The less glamorous side of tennis has become abundantly clear to Jack Draper since his taste of the big time.
The 18-year-old from Sutton was thrust into the limelight in 2018 when he reached the final of the Wimbledon Boys’ Singles.
However Draper, ranked 320 in the world, admitted the reality of the sport is a very different picture to the one seen at the elite level as he seeks to establish himself on the Challenger Tour.
“Players at lower levels have to go and grind in horrible places and only see their bedroom and the tennis court for two weeks,” Draper said.
“People see tennis on TV, and they watch the Australian Open or Wimbledon and they see Federer and he’s there not sweating.
“That’s not what tennis is, tennis is the complete opposite of that. I’ve learned that in the last 18 months – tennis really isn’t glamorous.”
He added: “The travelling is difficult – I struggle massively with it. And it’s not as though you can just have a couple of months off to clear you head.
“I sometimes struggle with wanting to work hard every day, but who wants to work hard at a young age?
“That’s the thing with tennis, you have to be extremely mature and use everyday to better yourself – hard works pays off in the end.”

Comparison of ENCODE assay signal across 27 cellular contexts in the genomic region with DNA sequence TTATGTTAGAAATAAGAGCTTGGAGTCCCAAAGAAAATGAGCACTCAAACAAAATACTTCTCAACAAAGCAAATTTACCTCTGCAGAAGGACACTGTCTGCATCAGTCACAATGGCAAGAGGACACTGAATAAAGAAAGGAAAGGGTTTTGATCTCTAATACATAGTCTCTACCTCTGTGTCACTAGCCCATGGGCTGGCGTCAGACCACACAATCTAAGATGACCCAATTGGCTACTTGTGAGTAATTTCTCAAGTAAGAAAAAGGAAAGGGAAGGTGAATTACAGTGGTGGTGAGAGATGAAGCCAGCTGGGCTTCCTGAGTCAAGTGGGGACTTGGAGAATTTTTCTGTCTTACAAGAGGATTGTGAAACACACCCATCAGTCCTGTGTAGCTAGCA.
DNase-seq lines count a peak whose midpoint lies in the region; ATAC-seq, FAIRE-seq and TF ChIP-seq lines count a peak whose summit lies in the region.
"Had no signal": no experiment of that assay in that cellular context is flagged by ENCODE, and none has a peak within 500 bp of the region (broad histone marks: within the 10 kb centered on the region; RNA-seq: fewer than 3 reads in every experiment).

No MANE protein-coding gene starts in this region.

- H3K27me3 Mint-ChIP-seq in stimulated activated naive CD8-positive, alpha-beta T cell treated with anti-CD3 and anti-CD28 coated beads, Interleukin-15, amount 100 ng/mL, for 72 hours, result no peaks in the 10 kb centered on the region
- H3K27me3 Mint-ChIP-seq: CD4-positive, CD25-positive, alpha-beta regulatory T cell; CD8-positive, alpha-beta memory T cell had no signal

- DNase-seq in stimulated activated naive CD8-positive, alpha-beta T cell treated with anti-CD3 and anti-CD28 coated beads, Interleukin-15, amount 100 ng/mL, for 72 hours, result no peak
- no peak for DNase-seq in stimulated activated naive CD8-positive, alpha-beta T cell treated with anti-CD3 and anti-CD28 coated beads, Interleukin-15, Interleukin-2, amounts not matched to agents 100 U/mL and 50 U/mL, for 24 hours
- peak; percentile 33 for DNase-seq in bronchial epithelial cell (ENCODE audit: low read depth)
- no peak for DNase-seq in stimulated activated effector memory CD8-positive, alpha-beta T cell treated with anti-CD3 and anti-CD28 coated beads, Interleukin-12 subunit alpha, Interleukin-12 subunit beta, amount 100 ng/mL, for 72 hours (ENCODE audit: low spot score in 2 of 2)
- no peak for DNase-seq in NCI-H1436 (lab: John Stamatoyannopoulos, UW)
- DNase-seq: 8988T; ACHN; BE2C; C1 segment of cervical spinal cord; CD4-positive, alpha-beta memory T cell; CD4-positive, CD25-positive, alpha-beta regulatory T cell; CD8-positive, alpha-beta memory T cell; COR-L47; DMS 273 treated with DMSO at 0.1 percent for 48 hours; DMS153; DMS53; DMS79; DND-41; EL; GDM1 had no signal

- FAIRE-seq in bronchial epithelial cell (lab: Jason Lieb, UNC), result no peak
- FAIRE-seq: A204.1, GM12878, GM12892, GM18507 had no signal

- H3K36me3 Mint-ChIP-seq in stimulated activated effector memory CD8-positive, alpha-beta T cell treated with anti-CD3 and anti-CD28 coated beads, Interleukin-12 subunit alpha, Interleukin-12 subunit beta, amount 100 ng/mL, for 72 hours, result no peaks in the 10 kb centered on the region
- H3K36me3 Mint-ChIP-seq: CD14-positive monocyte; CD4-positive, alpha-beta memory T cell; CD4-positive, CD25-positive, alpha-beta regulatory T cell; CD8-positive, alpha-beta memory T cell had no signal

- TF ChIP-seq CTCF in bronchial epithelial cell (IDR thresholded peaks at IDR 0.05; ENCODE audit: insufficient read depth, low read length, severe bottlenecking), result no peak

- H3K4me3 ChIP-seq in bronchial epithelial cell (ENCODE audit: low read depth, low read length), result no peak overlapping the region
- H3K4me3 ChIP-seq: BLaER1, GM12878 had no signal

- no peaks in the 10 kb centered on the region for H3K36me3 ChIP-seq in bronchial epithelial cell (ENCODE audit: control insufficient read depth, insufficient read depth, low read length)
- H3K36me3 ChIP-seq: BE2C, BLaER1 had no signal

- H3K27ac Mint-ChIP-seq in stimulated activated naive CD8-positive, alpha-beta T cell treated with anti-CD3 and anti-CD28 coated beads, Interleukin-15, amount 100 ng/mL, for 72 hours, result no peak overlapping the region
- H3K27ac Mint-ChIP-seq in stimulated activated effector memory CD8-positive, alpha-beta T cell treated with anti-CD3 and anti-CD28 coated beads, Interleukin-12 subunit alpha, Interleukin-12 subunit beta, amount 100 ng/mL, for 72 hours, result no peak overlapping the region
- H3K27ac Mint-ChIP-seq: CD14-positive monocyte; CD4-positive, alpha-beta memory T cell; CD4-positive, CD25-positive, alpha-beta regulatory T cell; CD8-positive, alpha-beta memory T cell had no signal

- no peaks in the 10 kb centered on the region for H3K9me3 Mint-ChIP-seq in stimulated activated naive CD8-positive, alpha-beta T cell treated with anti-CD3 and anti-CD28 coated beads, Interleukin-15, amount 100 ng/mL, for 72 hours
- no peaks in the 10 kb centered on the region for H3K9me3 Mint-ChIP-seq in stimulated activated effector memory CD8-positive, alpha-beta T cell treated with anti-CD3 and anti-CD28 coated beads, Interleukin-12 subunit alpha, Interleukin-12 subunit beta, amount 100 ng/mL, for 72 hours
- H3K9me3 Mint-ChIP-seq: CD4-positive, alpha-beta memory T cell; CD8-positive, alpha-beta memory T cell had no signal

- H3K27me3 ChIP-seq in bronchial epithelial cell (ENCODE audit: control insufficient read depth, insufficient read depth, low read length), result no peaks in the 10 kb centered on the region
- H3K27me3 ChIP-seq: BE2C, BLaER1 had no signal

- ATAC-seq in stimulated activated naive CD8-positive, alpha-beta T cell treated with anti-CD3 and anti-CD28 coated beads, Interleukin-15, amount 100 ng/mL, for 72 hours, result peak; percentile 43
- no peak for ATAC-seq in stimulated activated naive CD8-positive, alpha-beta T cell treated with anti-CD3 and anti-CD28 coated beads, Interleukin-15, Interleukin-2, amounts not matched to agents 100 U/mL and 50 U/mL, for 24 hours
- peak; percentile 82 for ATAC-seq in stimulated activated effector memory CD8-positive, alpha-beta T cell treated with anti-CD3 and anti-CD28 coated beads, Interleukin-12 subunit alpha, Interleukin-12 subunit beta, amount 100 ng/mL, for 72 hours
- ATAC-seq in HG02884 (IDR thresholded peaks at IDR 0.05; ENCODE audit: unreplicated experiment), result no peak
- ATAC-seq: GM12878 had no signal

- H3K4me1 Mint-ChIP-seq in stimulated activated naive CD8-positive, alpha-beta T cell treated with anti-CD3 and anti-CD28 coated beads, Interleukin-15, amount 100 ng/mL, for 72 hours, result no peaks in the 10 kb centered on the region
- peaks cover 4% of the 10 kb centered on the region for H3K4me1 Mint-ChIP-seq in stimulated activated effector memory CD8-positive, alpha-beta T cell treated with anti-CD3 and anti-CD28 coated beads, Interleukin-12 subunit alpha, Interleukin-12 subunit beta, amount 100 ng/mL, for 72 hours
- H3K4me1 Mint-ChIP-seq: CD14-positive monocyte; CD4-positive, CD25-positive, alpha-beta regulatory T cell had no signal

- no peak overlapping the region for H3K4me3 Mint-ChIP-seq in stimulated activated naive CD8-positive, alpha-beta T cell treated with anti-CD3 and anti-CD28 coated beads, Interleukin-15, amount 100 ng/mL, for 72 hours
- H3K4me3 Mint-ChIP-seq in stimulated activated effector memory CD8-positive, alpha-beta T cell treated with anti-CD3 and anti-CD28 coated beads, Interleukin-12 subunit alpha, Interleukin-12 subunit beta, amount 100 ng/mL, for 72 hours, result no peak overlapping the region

It’s a far cry from that 2018 success at Wimbledon, where Draper arrived having agreed with his coach that it would be his last junior tournament regardless of the outcome.
Despite having never previously won a match at a Grand Slam, the Brit reached the final, an experience he reflects on 18 months later as a surreal one.
“When you go on those courts at Wimbledon, you feel the pressure of being a Brit 100%,” Draper admitted.
“That’s why what Andy Murray has done is unbelievable, dealing with that pressure. If I ever have a problem I’m sure he’ll be the first person I message, he’s so normal and keen for British tennis to do well.”
He added: “The final was a really weird experience because I thought the court would be empty and then I walked out and had 10,000 people on top of me.
“A few weeks later I was in Belgium getting my first professional ranking point in front of a man and his dog in a park!”
Murray is clearly a source of huge inspiration for Draper, and the teenager became the youngest British winner on the Futures Tour since Murray when he won in Nottingham in 2018.
Last October, Draper beat Jack Sock, ranked as high as eighth in the world just two years ago, in the biggest win of his career to date, and one that shows he is more than capable of making the jump from Futures to Challenger level.
“At the moment, my level is where I believe I can beat anyone, it’s just the consistency of doing it day-in, day-out,” he said.
“At Future level, you know if you do the right thing you have a great chance of winning the tournament, but at Challenger level it’s a step up.
Describing playing Denis Istomin play in Bangkok, he said: “You watch these players on TV and all of a sudden you’re playing against them which is something I have to get used to.
“This season I want to get my ranking up to around the top 300, so I can get in the Challengers full-time – at the moment I’m on the cusp which makes it tough to make plans,” he added.
“I feel really strongly about trying to get a wildcard for Wimbledon this year, and putting in a good performance.”